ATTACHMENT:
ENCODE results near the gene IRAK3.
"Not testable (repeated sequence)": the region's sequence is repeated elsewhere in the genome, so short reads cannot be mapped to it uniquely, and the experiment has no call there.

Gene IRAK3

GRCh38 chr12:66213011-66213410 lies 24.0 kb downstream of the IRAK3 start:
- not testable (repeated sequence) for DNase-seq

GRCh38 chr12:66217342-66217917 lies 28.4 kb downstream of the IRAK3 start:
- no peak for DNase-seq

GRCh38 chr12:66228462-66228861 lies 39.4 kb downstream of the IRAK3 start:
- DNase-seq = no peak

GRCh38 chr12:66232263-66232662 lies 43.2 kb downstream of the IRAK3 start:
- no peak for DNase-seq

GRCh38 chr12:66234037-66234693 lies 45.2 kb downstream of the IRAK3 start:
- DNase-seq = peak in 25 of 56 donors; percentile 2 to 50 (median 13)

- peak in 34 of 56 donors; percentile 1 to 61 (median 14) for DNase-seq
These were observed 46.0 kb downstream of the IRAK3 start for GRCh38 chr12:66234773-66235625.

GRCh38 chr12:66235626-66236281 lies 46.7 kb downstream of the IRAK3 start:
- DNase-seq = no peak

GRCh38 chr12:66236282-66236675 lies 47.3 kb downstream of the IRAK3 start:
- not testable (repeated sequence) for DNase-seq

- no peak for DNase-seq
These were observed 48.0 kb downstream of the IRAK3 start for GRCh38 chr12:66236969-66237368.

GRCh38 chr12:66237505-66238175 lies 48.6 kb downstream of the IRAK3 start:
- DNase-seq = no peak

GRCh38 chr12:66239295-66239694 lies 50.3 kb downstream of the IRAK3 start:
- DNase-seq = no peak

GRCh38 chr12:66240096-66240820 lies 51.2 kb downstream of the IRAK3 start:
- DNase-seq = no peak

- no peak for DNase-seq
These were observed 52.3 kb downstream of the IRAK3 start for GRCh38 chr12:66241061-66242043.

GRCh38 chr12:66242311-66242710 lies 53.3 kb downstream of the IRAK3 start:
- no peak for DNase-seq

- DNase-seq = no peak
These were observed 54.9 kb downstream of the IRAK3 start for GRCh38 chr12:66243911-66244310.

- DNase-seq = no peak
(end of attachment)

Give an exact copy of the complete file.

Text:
ENCODE results near the gene IRAK3.
"Not testable (repeated sequence)": the region's sequence is repeated elsewhere in the genome, so short reads cannot be mapped to it uniquely, and the experiment has no call there.

Gene IRAK3

GRCh38 chr12:66213011-66213410 lies 24.0 kb downstream of the IRAK3 start:
- not testable (repeated sequence) for DNase-seq

GRCh38 chr12:66217342-66217917 lies 28.4 kb downstream of the IRAK3 start:
- no peak for DNase-seq

GRCh38 chr12:66228462-66228861 lies 39.4 kb downstream of the IRAK3 start:
- DNase-seq = no peak

GRCh38 chr12:66232263-66232662 lies 43.2 kb downstream of the IRAK3 start:
- no peak for DNase-seq

GRCh38 chr12:66234037-66234693 lies 45.2 kb downstream of the IRAK3 start:
- DNase-seq = peak in 25 of 56 donors; percentile 2 to 50 (median 13)

- peak in 34 of 56 donors; percentile 1 to 61 (median 14) for DNase-seq
These were observed 46.0 kb downstream of the IRAK3 start for GRCh38 chr12:66234773-66235625.

GRCh38 chr12:66235626-66236281 lies 46.7 kb downstream of the IRAK3 start:
- DNase-seq = no peak

GRCh38 chr12:66236282-66236675 lies 47.3 kb downstream of the IRAK3 start:
- not testable (repeated sequence) for DNase-seq

- no peak for DNase-seq
These were observed 48.0 kb downstream of the IRAK3 start for GRCh38 chr12:66236969-66237368.

GRCh38 chr12:66237505-66238175 lies 48.6 kb downstream of the IRAK3 start:
- DNase-seq = no peak

GRCh38 chr12:66239295-66239694 lies 50.3 kb downstream of the IRAK3 start:
- DNase-seq = no peak

GRCh38 chr12:66240096-66240820 lies 51.2 kb downstream of the IRAK3 start:
- DNase-seq = no peak

- no peak for DNase-seq
These were observed 52.3 kb downstream of the IRAK3 start for GRCh38 chr12:66241061-66242043.

GRCh38 chr12:66242311-66242710 lies 53.3 kb downstream of the IRAK3 start:
- no peak for DNase-seq

- DNase-seq = no peak
These were observed 54.9 kb downstream of the IRAK3 start for GRCh38 chr12:66243911-66244310.

- DNase-seq = no peak